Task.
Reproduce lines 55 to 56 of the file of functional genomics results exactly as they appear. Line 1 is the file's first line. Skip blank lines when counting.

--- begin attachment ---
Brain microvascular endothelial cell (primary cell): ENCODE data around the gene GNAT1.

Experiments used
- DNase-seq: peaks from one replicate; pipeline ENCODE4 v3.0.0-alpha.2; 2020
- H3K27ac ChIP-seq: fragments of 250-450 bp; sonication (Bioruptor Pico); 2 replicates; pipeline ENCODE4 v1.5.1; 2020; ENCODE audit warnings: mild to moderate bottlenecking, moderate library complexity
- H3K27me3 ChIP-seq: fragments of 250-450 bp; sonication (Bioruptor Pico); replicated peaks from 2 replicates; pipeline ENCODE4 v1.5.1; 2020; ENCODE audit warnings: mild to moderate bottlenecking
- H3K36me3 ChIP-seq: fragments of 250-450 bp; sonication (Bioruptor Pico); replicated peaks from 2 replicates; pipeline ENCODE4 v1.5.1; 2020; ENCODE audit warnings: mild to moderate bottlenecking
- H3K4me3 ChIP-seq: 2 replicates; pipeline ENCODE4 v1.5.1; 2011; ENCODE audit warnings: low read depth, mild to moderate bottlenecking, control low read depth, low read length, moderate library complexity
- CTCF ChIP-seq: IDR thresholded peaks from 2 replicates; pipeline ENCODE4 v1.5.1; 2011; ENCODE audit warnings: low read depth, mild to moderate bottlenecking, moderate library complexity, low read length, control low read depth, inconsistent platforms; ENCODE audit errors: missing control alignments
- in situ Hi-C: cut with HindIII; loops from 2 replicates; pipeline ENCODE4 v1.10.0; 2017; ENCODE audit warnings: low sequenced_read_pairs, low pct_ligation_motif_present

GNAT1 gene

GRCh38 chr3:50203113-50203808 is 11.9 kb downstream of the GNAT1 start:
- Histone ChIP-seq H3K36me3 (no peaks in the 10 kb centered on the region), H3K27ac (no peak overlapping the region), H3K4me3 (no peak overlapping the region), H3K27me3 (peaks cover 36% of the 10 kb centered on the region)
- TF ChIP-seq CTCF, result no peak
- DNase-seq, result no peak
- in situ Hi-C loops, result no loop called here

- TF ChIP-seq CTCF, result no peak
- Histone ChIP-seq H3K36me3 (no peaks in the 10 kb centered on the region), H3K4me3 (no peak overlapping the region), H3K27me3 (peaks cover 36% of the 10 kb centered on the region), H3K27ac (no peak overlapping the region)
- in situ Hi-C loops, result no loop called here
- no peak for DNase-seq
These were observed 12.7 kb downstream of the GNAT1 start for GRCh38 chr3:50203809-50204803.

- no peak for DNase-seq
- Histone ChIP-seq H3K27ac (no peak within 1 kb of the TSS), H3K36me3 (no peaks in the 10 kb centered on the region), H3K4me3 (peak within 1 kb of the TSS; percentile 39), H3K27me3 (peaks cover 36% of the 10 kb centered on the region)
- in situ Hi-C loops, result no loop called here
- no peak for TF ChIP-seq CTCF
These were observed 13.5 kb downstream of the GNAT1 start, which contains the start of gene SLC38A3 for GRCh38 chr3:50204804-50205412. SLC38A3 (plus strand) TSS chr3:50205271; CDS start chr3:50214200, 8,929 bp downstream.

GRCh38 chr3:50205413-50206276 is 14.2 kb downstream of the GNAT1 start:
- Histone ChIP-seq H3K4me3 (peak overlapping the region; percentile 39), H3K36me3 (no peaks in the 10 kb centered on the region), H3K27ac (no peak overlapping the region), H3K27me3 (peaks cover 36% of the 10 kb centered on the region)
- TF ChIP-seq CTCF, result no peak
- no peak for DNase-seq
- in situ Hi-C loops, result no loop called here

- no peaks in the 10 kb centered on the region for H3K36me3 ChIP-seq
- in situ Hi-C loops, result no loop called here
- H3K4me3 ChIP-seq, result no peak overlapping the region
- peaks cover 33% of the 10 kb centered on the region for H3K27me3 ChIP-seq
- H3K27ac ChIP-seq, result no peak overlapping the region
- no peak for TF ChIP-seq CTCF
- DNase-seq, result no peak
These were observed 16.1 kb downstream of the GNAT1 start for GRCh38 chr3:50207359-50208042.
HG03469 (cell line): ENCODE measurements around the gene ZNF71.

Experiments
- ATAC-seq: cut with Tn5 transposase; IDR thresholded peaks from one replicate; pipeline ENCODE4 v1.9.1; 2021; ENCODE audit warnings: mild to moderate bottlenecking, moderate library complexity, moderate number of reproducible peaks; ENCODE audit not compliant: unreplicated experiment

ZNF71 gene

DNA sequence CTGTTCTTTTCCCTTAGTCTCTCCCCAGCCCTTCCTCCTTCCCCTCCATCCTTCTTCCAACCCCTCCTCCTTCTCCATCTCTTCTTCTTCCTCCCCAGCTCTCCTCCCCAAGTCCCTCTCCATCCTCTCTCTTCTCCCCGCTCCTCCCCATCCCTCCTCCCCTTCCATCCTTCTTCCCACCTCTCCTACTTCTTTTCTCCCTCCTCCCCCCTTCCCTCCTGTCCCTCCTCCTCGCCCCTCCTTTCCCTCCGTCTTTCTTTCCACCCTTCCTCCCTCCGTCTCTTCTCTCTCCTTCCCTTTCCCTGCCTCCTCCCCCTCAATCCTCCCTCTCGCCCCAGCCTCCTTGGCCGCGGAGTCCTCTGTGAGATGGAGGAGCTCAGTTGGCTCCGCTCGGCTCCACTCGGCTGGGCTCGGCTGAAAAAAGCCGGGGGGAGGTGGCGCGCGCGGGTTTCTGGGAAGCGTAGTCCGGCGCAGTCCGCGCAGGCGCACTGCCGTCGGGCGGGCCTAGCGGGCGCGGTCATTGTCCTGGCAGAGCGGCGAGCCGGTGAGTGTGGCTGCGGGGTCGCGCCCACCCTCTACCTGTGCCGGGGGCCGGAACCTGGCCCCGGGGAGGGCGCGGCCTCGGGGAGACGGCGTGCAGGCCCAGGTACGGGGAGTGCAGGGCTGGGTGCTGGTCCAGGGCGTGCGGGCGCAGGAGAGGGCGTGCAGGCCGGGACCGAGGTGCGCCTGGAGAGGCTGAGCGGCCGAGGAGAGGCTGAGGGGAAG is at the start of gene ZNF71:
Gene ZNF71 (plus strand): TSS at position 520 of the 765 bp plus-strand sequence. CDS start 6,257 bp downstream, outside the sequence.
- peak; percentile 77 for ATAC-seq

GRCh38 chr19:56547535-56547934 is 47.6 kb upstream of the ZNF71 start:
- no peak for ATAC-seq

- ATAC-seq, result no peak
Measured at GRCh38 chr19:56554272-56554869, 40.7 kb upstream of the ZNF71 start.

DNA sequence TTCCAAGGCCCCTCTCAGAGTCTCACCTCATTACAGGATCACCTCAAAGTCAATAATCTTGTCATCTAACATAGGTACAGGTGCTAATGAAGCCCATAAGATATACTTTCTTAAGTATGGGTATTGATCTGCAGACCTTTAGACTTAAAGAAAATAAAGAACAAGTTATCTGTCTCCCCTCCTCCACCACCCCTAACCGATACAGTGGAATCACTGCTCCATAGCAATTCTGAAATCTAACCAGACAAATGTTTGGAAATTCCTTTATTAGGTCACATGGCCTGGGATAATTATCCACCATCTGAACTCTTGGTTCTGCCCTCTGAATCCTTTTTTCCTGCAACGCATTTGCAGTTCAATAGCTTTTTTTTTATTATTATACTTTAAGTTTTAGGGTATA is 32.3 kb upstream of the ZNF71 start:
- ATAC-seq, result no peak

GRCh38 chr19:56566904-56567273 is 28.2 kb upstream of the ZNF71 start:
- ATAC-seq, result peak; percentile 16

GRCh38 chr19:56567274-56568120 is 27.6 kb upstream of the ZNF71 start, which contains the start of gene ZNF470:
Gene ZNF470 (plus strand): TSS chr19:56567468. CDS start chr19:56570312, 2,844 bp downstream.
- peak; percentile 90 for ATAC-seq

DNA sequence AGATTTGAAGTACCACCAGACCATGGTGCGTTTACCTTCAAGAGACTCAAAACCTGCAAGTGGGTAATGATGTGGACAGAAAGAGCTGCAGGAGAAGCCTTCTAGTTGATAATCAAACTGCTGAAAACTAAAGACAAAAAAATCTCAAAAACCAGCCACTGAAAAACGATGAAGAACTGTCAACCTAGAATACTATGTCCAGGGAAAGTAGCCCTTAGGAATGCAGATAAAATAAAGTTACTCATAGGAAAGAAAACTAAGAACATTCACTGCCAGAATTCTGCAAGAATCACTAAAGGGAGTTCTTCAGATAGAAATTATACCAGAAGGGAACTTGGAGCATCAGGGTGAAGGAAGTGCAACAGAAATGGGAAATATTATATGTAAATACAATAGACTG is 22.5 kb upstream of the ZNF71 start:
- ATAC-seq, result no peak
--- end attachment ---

Gene ZNF470 (plus strand): TSS chr19:56567468. CDS start chr19:56570312, 2,844 bp downstream.
- peak; percentile 90 for ATAC-seq